The figure shows no productivity growth among electric utilities from 2007-2019, consistent with the McKinsey report. To the contrary, productivity in the electricity sector decreased over that time period. By contrast, wired carrier productivity increased by about 25 percent and wireless carrier productivity increased by more than five times.

Innovation

Measuring innovation can make measuring prices look like a cakewalk. Statistics like R&D spending and patent applications, for example, are probably better thought of as inputs into the innovation process rather than representing actual innovation. To address this issue, in 2016 the National Science Foundation (NSF) began asking companies specifically about new products and processes they introduced. Figure 3 shows the share of firms classified as utilities (NAICS 22) and telecommunications (NAICS 517) introducing “significantly” improved products or processes in 2016.

Figure 3: Share of Utility and Telecommunications Companies Introducing “Significantly” Improved Products and Processes, 2016

The figure shows that far more firms classified as telecommunications introduced new products or services than utilities have.

Electrification and Broadbandification

Rapid electrification of the United States, including rural areas, in the first half of the 20th century is rightly regarded as a major success. Some who advocate a utility model for broadband likely have this success in mind when calling for broadband to be treated like a public utility. But the country did not adopt electricity faster than it has adopted internet and broadband, as Figure 4 shows. It took about 25 years to go from ten percent to 70 percent electricity adoption and 15 years to make that same jump for broadband.

Figure 4: Electricity and Internet Adoption

Note: These lines show adoption of the technology. Availability must be higher than adoption for both.

Of course, electricity made it to one hundred percent of households by around 1957. We would have to wait another 30 years or so to see if broadband can fully match the pace of electricity adoption. The challenge we face is to push adoption and availability up to match or exceed electricity’s track record by a lot.

Measuring broadband adoption is becoming increasingly difficult. Mobile and fixed broadband are becoming increasingly good—but not yet perfect—substitutes. The Pew Research Center found in 2019 that 37 percent of Americans “mostly” use a smartphone for internet access at home and 17 percent have only smartphone access, rather than home-based broadband access. Forty five percent of those with only a smartphone say that one reason they did not subscribe to home broadband was that the mobile connection did everything they needed.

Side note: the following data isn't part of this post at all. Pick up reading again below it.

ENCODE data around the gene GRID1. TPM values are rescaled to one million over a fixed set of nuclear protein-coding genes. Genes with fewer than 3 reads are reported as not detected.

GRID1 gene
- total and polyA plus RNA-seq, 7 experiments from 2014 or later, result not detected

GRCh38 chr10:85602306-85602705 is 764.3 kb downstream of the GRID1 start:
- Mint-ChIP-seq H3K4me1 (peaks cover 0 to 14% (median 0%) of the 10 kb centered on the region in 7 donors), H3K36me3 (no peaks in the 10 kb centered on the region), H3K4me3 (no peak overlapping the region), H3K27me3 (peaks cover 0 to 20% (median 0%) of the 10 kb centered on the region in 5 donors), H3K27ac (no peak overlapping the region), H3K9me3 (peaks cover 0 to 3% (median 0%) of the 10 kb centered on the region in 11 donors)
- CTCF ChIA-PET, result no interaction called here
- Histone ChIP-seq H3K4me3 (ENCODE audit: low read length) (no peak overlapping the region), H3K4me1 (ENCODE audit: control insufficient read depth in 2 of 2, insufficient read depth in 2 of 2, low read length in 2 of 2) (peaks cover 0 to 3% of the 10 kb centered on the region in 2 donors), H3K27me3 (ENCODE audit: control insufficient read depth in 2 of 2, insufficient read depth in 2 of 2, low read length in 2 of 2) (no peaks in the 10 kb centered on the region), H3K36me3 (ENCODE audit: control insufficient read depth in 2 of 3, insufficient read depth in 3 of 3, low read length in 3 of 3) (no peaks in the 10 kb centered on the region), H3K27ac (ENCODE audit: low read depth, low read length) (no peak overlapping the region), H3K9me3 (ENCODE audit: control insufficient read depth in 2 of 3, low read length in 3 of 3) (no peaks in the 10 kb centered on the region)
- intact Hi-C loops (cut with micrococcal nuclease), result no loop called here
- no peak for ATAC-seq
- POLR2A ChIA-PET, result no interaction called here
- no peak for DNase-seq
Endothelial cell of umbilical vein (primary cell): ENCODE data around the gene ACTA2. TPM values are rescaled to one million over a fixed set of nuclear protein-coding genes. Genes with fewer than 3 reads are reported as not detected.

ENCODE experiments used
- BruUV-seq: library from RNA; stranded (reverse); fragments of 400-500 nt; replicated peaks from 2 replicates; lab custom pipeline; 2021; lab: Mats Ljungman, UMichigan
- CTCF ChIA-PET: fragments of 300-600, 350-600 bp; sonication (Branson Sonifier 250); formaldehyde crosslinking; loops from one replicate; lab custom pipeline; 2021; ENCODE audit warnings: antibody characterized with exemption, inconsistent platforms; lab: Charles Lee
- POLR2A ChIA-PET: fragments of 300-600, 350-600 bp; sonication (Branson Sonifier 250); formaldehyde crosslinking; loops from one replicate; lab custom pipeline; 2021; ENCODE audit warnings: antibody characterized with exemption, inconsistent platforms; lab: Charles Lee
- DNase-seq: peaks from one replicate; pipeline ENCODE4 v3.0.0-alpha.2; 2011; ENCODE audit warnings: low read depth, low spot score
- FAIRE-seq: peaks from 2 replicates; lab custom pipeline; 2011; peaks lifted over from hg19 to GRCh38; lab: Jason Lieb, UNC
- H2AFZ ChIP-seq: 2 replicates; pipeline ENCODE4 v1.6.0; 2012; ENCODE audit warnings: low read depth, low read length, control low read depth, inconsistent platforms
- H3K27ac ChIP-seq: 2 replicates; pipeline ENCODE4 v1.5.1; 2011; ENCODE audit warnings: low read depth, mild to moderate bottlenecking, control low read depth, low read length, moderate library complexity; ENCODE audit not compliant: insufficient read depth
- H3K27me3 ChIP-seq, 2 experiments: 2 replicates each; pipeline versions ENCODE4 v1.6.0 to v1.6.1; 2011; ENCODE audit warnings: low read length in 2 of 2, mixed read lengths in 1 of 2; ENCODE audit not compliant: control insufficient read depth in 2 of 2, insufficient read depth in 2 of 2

For broadband adoption, the question is how to get the remainder of the population online. As has been discussed elsewhere, the remaining digital divide results from a combination of people who do not subscribe where broadband is available and people who do not subscribe because they live in areas where terrestrial broadband is not available.

Some argue that the Rural Electrification Act of 1936, could provide a roadmap to improving rural broadband availability as it did for rural electrification. A detailed comparison of today’s Universal Service Fund that subsidizes broadband in rural areas to the Rural Electrification Agency’s loans is beyond the scope of this discussion, but could be informative. For example, the REA was authorized to finance “the furnishing of electric energy only to persons in rural areas who are not receiving central station service.” Regardless, rural electrification was not faster than rural broadbandification, as it took about 20 years for REA to finish connecting all American farms to the electric grid.

Conclusion

Public utilities such as electricity operate under detailed rate, investment, and operation regulation. Broadband networks do not. Those who call for broadband to be treated as public utilities generally believe that regulation is the means of making terrestrial broadband available to more people. Broadbandification is a goal many share. Treating broadband as a public utility, however, would not change underlying cost structures or the challenges of reaching those who do not have access, nor would it magically provide new capital that could be invested efficiently in extremely high-cost areas.

Prior to the breakup of AT&T, much of our telecommunications network was more or less treated like a public utility. Prices were regulated and the company was required to cross-subsidize service in high cost areas by charging higher prices in urban areas. Such an arrangement is possible only when a monopoly provides service, which is why introducing competition was combined with creating the Universal Service Fund (USF). The USF was intended to provide the funding that was no longer possible in a competitive environment.

The right discussion, then, is about how to improve the USF and the Department of Agriculture’s Rural Utilities Service, which spend more than $5 billion per year in rural areas, yet has left much of it without coverage. The FCC is making progress on increasing the effectiveness of subsidies with its use of reverse auctions to award subsidies. The more spending we can distribute via subsidy auctions the more effective the programs are likely to be.

Calling broadband a public utility seems like a nifty way of solving last-mile access problems. But experience with actual public utilities should give anybody pause before advocating that approach. Electricity prices have increased more than broadband prices, innovation in electricity has been slower, and productivity growth lower. To top it off, electricity was not brought to the country faster than broadband has been.

We need solutions to filling gaps in broadband coverage. Treating broadband the way we treat public utilities is not one of them.